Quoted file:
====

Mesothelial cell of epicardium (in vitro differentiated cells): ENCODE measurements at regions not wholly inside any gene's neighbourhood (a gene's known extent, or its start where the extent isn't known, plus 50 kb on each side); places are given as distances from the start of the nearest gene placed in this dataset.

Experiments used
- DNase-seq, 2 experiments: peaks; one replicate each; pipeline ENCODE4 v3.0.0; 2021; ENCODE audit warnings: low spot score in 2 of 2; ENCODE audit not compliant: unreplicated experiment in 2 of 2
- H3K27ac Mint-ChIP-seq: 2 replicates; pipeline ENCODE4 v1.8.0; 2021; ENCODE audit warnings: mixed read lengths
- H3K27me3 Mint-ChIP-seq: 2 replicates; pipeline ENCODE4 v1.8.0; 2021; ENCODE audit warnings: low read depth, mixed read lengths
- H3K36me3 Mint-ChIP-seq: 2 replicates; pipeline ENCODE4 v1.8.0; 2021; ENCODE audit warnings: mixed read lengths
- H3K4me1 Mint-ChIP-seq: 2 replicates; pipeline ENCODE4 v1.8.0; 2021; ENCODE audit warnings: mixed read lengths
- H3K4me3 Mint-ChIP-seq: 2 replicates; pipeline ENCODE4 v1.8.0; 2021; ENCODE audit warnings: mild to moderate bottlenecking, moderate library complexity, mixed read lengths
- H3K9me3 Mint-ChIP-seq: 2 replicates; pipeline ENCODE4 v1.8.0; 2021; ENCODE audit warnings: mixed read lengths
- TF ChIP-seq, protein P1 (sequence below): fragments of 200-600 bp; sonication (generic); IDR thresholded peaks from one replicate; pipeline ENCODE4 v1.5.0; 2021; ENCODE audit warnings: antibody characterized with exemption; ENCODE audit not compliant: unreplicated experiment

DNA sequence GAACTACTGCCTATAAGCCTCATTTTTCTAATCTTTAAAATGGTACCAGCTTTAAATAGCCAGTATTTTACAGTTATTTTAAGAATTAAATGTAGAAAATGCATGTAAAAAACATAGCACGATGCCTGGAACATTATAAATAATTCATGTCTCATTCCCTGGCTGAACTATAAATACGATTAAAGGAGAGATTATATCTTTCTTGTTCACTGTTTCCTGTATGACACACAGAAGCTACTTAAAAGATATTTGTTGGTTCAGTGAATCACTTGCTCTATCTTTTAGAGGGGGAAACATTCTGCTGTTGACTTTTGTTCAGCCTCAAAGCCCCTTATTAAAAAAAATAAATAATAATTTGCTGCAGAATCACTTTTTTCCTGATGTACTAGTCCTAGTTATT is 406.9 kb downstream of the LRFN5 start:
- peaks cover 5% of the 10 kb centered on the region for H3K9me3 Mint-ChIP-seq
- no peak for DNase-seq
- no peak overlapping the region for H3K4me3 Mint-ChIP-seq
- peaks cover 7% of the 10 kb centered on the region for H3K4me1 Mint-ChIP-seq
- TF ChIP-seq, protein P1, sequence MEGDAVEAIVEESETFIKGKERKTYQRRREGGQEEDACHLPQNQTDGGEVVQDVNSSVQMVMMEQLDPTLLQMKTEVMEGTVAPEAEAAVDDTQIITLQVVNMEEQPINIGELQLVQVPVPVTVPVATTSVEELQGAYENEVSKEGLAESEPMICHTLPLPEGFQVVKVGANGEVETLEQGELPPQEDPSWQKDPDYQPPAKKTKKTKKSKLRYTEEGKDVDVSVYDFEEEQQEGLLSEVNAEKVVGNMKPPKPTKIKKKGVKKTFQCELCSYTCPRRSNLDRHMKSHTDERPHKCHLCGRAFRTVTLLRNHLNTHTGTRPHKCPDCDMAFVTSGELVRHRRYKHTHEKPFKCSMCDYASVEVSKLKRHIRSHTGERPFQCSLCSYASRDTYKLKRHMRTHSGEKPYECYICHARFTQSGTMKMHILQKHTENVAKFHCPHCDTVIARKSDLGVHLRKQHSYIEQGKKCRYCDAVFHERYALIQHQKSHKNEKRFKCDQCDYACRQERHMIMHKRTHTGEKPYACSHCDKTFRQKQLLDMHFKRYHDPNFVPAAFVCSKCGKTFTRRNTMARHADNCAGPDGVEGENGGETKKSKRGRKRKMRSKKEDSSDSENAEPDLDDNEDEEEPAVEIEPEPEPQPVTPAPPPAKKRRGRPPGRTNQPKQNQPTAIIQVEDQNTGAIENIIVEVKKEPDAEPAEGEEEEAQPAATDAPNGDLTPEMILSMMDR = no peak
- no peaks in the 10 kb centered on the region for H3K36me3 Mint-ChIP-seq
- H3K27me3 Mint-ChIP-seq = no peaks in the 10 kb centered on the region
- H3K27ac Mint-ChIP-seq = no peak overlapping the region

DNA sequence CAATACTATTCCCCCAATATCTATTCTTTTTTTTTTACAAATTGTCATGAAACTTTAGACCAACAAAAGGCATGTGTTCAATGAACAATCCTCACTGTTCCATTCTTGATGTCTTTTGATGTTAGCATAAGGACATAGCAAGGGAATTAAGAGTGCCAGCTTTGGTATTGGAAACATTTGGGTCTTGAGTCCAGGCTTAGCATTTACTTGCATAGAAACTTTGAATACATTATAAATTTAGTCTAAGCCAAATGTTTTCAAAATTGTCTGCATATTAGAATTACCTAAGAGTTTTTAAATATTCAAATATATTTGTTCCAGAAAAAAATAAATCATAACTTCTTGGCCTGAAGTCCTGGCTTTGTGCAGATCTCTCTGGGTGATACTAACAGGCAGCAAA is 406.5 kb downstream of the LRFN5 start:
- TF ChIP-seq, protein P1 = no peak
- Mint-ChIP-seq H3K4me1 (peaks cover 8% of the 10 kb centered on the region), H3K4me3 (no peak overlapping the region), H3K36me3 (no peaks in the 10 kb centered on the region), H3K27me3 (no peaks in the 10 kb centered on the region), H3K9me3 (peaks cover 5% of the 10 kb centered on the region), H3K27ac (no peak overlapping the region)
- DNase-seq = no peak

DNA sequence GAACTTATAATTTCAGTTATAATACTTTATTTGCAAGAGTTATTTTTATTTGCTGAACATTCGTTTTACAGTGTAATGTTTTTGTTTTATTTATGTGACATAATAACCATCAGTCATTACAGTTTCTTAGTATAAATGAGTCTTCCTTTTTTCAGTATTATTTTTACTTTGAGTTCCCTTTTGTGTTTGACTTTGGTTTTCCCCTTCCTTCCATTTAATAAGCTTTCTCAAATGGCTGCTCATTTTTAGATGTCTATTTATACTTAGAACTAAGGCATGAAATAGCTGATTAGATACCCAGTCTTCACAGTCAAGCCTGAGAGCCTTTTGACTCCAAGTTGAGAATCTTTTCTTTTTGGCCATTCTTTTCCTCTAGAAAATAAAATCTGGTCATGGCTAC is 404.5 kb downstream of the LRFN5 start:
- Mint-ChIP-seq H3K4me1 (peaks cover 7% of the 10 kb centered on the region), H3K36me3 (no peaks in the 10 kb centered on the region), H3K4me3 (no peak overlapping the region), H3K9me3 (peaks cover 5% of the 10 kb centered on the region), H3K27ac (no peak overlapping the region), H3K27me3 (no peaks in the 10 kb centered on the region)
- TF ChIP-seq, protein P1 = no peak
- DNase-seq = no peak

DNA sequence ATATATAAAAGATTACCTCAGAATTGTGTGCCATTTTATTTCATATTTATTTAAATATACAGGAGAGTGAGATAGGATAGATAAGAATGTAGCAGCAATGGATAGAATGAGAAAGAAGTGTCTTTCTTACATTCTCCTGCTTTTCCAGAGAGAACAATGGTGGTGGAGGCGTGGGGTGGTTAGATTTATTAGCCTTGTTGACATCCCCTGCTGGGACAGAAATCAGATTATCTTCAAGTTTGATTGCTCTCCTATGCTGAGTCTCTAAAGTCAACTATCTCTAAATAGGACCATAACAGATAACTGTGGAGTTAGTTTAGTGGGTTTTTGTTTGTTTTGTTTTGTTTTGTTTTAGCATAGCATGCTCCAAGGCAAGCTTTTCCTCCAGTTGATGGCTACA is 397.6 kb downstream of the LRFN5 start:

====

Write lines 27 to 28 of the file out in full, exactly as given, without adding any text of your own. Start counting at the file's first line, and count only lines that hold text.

- DNase-seq = no peak

DNA sequence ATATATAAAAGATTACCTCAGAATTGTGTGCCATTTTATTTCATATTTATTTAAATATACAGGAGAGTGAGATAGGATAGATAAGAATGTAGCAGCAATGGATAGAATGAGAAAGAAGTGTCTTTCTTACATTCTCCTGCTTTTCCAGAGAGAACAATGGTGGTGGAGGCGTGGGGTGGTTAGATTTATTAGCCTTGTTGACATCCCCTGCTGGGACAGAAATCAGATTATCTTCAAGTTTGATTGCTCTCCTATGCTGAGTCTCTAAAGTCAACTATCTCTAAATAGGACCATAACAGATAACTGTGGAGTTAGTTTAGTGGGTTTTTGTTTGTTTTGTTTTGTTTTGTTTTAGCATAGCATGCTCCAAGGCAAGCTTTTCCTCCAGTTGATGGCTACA is 397.6 kb downstream of the LRFN5 start: